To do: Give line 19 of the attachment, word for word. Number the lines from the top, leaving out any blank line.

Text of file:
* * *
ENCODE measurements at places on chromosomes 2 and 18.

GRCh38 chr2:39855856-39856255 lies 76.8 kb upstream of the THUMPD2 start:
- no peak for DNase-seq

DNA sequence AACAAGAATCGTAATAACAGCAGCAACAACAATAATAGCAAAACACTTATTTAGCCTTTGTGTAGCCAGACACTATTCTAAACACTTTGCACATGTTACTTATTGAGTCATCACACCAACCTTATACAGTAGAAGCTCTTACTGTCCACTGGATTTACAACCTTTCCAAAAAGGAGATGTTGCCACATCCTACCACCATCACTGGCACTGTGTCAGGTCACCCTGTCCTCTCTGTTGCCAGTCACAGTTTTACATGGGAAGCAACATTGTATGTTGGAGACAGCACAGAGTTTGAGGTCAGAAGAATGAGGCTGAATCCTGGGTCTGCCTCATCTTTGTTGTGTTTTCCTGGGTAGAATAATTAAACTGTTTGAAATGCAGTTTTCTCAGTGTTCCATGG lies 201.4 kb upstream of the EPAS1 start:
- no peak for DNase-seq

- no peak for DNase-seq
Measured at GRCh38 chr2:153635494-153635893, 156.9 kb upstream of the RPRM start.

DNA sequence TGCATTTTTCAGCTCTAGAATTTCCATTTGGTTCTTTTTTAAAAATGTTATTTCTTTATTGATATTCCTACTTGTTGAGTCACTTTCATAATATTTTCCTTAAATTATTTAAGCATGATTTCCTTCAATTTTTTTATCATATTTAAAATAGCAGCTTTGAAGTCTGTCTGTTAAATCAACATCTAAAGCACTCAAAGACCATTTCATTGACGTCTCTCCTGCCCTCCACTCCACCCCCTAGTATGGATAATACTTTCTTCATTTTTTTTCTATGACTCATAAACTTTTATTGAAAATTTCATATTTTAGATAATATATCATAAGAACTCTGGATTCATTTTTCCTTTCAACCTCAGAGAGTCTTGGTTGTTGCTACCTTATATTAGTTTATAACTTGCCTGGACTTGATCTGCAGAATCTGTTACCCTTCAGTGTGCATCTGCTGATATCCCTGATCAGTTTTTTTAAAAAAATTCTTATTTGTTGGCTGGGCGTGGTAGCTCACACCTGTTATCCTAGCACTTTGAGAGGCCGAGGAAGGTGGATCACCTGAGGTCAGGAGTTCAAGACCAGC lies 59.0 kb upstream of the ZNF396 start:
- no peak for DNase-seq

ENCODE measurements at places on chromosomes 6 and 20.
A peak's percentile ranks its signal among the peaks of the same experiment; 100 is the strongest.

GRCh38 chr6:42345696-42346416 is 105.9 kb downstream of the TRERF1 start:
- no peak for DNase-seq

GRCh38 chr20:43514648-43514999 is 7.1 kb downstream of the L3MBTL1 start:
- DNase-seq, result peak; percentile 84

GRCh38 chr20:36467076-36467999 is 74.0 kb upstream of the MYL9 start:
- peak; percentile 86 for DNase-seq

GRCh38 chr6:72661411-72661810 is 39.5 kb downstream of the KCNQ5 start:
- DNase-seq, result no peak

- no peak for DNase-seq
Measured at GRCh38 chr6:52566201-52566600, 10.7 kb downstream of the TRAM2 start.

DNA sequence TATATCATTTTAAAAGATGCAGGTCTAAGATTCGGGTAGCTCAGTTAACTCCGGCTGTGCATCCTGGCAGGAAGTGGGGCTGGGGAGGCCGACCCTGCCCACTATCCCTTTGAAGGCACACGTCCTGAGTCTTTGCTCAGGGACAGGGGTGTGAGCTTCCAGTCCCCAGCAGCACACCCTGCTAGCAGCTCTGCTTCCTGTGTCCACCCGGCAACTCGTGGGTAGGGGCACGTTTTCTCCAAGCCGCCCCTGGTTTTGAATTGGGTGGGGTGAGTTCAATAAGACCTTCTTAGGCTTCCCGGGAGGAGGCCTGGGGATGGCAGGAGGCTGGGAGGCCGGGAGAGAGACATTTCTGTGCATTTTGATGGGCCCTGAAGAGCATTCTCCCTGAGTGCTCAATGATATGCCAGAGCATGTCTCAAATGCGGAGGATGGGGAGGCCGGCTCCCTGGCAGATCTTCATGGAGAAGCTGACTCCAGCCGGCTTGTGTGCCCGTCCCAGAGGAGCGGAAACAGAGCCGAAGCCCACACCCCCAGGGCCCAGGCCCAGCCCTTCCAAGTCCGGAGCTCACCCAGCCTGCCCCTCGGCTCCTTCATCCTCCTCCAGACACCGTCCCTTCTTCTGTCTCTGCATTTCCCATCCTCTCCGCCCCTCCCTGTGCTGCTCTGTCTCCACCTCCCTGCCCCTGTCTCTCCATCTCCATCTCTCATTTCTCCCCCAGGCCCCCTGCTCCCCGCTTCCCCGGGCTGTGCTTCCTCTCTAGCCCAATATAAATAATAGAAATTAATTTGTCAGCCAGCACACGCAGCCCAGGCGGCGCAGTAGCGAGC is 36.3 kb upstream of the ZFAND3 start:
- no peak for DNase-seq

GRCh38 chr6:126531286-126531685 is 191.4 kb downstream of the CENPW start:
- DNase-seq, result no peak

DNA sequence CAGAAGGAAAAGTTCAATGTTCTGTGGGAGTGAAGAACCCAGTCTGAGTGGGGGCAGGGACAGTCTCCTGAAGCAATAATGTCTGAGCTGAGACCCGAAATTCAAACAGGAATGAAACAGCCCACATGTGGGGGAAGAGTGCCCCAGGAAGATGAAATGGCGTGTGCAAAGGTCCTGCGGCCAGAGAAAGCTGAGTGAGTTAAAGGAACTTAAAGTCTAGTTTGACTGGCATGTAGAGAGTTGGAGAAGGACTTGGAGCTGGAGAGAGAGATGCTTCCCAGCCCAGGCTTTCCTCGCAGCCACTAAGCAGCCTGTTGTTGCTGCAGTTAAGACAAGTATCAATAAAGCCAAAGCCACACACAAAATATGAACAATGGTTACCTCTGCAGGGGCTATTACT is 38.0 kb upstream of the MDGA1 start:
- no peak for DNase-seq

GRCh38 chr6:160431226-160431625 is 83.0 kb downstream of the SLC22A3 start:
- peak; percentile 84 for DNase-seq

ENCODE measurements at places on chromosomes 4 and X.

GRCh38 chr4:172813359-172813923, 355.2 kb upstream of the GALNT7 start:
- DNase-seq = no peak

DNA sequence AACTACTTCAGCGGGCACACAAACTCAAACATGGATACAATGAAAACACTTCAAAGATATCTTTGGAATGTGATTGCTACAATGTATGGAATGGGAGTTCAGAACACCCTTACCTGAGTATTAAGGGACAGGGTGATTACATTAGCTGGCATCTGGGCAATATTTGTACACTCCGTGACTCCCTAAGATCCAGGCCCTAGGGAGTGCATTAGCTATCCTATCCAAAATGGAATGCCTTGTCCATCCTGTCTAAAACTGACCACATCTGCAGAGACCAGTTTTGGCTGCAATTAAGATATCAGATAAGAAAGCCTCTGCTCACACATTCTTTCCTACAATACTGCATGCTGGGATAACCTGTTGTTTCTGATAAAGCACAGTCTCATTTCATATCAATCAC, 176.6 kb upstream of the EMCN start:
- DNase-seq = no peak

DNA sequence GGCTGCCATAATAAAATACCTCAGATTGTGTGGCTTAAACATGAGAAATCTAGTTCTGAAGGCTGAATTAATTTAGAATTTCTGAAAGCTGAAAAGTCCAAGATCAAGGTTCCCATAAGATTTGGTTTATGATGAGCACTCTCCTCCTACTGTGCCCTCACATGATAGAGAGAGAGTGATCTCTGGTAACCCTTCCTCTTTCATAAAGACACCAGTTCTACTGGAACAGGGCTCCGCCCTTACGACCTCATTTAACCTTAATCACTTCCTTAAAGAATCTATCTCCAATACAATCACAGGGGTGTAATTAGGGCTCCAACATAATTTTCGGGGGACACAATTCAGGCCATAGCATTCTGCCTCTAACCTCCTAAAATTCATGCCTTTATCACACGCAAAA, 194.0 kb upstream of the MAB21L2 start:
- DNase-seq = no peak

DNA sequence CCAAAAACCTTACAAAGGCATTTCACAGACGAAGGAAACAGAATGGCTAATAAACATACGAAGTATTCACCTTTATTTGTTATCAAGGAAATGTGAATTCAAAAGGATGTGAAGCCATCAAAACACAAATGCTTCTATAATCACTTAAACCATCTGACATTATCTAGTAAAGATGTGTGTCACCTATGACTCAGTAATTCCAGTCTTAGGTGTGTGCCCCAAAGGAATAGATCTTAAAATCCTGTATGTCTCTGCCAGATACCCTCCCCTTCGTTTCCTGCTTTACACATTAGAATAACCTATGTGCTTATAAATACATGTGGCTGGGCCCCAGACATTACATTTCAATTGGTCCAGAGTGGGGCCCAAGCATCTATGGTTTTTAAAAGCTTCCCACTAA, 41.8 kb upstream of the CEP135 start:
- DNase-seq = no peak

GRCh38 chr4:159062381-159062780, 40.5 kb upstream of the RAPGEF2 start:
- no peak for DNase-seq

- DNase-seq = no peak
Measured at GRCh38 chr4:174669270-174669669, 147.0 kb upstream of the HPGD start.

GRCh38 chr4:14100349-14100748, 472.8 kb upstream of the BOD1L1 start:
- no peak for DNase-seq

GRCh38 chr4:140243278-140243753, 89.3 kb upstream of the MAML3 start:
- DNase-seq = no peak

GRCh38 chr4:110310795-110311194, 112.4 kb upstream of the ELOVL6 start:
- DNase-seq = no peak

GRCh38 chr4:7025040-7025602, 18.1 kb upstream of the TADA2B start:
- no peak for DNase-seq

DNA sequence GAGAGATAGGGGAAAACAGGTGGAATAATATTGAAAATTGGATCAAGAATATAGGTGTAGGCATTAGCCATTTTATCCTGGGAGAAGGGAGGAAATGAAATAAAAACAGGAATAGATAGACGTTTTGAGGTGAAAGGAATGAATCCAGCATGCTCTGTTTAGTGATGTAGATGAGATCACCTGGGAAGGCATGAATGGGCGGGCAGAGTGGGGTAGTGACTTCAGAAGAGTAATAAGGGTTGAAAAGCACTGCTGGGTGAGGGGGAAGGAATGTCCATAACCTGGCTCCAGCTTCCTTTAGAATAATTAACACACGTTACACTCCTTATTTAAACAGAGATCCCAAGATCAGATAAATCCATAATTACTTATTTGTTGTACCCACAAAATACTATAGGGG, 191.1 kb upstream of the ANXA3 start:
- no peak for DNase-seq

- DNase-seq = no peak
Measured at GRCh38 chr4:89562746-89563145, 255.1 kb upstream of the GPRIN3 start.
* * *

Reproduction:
- DNase-seq, result no peak